State Rep Fred Deutsch’s Statement on HB 1008 Veto

Here’s the actual statement if you don’t want to squint at the picture:

The 2016 South Dakota legislature should be proud of the difficult but necessary decision to increase taxes to increase our teacher’s salaries. And that is what South Dakota should be known as: cautious to raise taxes but practical when confronted with a problem.

We will continue to have the lowest tax burden in the country, BUT we will no longer by 51st in teacher pay.

HB 1008 was intended to be a practical solution to our evolving social values on gender issues. Unfortunately emotions on both sides of this issue have dominated the news coverage and the recent debate. I still believe an objective reading of the proposed law is consistent with my intent to be non-discriminatory and fair to all students and parents.

However, because I think the national focus on South Dakota should be on our positive business environment, strong labor market and the excellent work our schools do, I am going to ask my legislative colleagues to concur with the Governor’s veto. Further focus on this issue will detract from the other significant accomplishments of the legislature this session.

Respectfully,
Rep. Fred Deutsch

18 thoughts on “State Rep Fred Deutsch’s Statement on HB 1008 Veto

  1. Anonymous

    Very unfortunately shaped shadows at the bottom of the page in context of the bill.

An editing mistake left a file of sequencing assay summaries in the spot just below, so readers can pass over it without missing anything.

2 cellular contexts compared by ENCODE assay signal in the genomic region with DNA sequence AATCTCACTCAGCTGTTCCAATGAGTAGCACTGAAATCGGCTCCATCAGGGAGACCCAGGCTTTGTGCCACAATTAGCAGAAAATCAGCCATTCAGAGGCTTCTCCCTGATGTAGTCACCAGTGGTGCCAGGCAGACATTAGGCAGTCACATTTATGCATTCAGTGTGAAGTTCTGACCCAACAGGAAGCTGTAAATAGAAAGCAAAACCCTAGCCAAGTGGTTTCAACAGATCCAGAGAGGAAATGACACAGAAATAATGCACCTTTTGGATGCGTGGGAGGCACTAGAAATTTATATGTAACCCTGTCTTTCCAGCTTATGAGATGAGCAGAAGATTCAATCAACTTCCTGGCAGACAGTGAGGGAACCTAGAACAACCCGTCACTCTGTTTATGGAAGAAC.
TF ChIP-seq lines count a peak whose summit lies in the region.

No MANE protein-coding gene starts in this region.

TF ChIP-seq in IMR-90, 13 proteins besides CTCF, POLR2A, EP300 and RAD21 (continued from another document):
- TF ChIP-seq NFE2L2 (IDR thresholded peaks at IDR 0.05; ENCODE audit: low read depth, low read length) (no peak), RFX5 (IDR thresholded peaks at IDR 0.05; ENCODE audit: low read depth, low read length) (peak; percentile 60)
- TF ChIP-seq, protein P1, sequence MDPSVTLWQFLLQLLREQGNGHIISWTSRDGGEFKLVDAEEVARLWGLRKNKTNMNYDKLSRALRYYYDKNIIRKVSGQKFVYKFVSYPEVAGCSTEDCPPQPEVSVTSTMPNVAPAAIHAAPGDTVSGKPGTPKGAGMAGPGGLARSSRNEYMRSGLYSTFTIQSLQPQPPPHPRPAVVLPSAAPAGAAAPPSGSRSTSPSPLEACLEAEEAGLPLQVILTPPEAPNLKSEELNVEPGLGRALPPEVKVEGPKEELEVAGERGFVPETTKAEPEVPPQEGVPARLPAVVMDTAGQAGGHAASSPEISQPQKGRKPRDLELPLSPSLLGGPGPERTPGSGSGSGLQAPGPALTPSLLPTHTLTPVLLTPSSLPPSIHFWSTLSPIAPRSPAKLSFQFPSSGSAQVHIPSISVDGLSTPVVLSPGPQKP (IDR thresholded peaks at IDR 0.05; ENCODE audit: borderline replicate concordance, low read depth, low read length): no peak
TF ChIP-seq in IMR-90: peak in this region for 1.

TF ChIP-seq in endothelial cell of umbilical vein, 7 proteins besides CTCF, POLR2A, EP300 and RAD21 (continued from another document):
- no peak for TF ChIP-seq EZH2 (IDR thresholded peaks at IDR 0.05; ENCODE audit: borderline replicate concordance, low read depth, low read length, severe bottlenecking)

2. Anonymous

    Of course he would post this. He will now do whatever Daugaard wants. The governor pulled his support from Wiik for the senate seat in Dist 4 because Wiik wouldn’t do his bidding, gave it to Deutsch.

    1. wow

      Do not respect Fred. He hangs people out there for favor with the Governor and personal gain, a seat in the Senate. He should do the walk of shame. Sad to see people compromise their values . .

  3. Cliff Hadley

    South Dakota is one of about a dozen states that is wrestling with this issue. Let’s put it this way: When — not if — biological boys and girls show up in the wrong locker room or bathroom, and the predictable chaos ensues, there will be lawsuits from parents demanding damages from school districts for allowing sexual harassment.

    The feds? They’ve already sided with the transgenders. So the parents and schools won’t win. The price will be steep. A culture that won’t protect its children deserves the calamity to come.

      1. Cliff Hadley

        What a pity you have so little respect for the natural differences of boys and girls and their vulnerability in locker rooms and restrooms.

        Adults must be aware of those differences or pay a severe price. As a coach I never went into the girls locker room, and as a teacher I would always keep the door open when meeting a student of either sex alone. Years ago male coaches showered with their male athletes. That doesn’t happen anymore — there are legal reasons, yes, but primarily it’s a recognition of students’ need for modesty and privacy.

        There are other ways school restrooms and locker rooms can be unsafe. Growing up, I lived in Flint, Mich., in the 1960s. During that time, my two sisters were assaulted by other girls in the restrooms at their high school. It was black-on-white, and even then no one in authority would do anything except advise, “Well, be careful.” And, yes, I was sexually harassed in the locker room by other kids getting their kicks and making their friends laugh.